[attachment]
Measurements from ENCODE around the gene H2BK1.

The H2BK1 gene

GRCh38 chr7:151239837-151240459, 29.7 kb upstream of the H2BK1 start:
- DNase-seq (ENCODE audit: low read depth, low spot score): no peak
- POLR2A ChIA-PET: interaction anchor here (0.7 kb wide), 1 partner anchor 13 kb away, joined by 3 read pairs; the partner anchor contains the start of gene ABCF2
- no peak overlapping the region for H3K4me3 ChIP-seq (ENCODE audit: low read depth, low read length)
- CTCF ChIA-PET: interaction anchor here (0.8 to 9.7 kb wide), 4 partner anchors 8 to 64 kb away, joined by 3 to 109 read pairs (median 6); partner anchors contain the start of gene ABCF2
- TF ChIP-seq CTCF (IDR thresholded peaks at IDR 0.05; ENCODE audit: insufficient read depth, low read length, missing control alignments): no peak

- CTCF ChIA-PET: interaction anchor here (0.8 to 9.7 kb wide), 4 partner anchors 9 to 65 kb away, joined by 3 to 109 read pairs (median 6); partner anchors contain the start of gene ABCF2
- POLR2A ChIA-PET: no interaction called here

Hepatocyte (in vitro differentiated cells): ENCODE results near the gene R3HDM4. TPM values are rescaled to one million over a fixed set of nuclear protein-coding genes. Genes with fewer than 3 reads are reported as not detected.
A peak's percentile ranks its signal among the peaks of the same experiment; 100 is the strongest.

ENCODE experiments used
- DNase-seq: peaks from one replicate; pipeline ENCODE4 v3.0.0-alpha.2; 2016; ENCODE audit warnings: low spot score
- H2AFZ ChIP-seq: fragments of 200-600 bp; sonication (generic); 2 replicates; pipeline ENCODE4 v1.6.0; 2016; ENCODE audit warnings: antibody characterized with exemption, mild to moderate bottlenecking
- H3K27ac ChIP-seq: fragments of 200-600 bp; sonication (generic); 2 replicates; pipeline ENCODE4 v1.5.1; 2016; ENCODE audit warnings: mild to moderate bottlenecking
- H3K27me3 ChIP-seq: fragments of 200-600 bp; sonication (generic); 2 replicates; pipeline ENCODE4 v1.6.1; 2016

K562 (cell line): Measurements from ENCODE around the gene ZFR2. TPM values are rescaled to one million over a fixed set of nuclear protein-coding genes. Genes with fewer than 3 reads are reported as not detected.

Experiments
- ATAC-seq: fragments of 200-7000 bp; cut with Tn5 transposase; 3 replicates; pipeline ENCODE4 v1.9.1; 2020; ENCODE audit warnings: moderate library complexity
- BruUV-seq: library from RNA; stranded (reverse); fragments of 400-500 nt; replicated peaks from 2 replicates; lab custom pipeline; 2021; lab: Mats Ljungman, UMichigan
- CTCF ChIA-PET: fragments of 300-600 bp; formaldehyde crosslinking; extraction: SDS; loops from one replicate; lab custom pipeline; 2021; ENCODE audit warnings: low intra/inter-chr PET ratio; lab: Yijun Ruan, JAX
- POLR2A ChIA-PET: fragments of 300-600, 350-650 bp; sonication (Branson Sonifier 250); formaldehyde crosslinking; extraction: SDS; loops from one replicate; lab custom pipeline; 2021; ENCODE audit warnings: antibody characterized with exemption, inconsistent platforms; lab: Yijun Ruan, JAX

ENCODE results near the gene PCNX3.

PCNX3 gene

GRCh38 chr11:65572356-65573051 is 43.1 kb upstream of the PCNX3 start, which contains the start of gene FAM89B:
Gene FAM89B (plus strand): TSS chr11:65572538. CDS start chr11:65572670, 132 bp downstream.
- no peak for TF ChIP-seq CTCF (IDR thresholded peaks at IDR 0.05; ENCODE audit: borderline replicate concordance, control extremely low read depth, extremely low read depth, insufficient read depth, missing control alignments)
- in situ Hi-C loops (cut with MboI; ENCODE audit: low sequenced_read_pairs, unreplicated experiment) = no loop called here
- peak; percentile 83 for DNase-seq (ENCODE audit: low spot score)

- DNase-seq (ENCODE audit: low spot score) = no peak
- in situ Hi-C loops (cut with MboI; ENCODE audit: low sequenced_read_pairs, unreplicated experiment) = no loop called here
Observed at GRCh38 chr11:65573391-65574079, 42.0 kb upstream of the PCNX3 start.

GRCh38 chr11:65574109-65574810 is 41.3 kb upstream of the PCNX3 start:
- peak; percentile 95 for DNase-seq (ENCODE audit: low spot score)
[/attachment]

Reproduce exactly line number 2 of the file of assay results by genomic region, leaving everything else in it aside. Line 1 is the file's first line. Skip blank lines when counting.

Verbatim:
The H2BK1 gene